Lessons Learned When the Rubber Meets the Road

Today’s post is from 8th grade teacher Mr. William Barron.

Student:  “Mr. Barron, may I ask a question?”

Mr. Barron:  “Sure”

Student:  “Why DO we do the 8th grade bike ride?”


As an educator, I love this type of question.  Asked simply and honestly, it reflects the desire of a student to understand the larger picture.

Why do we camp outside, speak in front of others, read complicated texts, learn to dance the waltz, perform on stage, bike up steep roads, and rappel down tall cliffs?  Why do we require our seniors to defend the good life as the culminating proclamation of why they are here?  Why do we make difficult things mandatory at Cair Paravel? 

We require it because preparing for and facing difficult things is how we grow.  There is enormous value when a student pushes beyond what is comfortable and achieves what they once perceived to be impossible. Doing difficult things when we are younger prepares us for the difficult things that inevitably cross our paths later in life.

Each year all 8th grade students and a handful of parent volunteers bike 25 miles from school to Echo Cliff Park near Dover, Kansas.  Our first big hills are fiercely intimidating.  Steep but short, the dirt roads quickly sift out those who are fit for the challenge from those that need a little extra help.  Each year some of the exhausted students feel that they have reached their physical limits and are unable to continue.  And every year I watch an amazing act unfold.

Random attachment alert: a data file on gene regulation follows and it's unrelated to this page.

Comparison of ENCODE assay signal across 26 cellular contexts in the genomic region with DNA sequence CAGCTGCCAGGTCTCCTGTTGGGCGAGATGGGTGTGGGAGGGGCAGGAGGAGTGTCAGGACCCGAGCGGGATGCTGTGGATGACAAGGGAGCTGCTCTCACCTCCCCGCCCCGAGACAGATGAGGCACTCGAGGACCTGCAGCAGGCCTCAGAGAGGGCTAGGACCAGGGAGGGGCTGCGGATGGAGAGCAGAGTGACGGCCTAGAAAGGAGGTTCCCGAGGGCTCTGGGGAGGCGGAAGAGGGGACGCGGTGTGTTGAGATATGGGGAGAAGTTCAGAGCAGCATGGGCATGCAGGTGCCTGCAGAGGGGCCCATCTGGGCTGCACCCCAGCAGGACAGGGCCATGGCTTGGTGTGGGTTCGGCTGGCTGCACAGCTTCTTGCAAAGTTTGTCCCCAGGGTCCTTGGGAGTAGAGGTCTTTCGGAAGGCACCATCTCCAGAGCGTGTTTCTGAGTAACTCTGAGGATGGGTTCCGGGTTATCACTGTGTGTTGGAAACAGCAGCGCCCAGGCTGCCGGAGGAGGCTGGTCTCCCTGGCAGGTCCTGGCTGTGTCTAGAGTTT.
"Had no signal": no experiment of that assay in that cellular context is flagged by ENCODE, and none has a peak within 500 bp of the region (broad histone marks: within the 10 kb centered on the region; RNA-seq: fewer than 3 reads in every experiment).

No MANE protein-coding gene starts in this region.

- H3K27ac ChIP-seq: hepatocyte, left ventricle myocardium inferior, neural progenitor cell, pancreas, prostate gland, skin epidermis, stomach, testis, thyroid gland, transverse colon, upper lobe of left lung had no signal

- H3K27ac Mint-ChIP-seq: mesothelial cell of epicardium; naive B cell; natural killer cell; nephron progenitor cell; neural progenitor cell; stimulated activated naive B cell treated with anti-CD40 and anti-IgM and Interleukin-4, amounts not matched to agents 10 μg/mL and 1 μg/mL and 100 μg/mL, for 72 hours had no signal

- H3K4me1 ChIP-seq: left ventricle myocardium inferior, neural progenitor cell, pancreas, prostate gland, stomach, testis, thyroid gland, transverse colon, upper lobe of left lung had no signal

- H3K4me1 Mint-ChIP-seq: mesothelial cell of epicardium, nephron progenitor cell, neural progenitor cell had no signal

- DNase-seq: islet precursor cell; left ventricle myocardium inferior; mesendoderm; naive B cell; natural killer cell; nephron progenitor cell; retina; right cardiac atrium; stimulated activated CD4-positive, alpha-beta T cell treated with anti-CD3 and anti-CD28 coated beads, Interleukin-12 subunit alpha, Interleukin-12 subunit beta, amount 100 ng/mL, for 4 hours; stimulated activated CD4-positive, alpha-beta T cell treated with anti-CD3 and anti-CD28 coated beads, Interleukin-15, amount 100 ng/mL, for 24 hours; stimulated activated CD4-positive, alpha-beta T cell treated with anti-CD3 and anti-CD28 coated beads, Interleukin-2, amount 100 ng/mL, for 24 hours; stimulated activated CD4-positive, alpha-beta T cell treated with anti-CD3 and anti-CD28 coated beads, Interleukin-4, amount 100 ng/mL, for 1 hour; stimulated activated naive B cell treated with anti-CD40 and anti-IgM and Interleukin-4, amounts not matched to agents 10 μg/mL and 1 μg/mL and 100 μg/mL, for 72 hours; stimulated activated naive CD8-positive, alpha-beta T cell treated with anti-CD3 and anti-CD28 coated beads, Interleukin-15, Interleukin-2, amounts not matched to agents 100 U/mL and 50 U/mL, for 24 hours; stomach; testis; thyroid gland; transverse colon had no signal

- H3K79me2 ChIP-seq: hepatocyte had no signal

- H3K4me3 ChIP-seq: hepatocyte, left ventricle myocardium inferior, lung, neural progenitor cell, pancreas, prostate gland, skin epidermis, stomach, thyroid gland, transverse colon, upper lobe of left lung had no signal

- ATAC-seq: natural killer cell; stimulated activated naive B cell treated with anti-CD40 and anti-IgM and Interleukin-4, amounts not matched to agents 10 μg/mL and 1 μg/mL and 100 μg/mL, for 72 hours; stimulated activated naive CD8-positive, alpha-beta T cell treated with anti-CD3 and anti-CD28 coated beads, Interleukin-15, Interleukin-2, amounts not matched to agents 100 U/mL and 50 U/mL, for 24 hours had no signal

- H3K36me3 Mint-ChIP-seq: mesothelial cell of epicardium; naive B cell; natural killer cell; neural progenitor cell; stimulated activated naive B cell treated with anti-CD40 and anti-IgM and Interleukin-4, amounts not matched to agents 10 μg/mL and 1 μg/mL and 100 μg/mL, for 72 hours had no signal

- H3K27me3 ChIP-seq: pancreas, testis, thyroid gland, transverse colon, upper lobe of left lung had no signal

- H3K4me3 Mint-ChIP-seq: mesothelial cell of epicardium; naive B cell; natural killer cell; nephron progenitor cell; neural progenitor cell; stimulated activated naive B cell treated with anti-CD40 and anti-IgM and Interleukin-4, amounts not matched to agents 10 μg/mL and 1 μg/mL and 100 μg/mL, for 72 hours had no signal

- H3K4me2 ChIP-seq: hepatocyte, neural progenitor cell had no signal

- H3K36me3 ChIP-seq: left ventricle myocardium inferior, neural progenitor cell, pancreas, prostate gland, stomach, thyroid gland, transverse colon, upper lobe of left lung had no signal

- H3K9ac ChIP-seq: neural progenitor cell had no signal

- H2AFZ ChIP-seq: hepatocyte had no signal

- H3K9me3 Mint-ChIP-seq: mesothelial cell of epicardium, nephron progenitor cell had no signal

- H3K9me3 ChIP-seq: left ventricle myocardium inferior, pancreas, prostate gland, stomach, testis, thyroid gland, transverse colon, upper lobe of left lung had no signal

I love to see the parent riders come alongside the students struggling behind the rest of the pack.  Sometimes without words, these parents will reach out a helpful arm and guide a young rider up the hill.  A little bit of gentle coaching paired with a strong push and the student is once again riding successfully over the hill and on to the next hard thing.  These parent riders serve as a metaphor for what the body of Christ looks like when everyone serves in the way they have been gifted to bring Him glory.

Speaking of God’s provision for him through the Philippian church Paul wrote these words:

“Not that I am speaking of being in need, for I have learned in whatever situation I am to be content. 12 I know how to be brought low, and I know how to abound. In any and every circumstance, I have learned the secret of facing plenty and hunger, abundance and need. 13 I can do all things through him who strengthens me.”  Philippians 4:11-13 (ESV)

Paul had been through difficult trials and had enjoyed the blessing of plenty.  But the real reason he was able to do these things was because they were done not in Paul’s power but through Christ’s.

So, why do we do what we do here at Cair Paravel?  We do it because it is hard.  We do it because it gives the body an opportunity to use their gifts.  We do it ultimately because it gives Him the glory and therefore fulfills our chief end as stated in the first catechism.

Man’s chief end is to glorify God and to enjoy Him forever.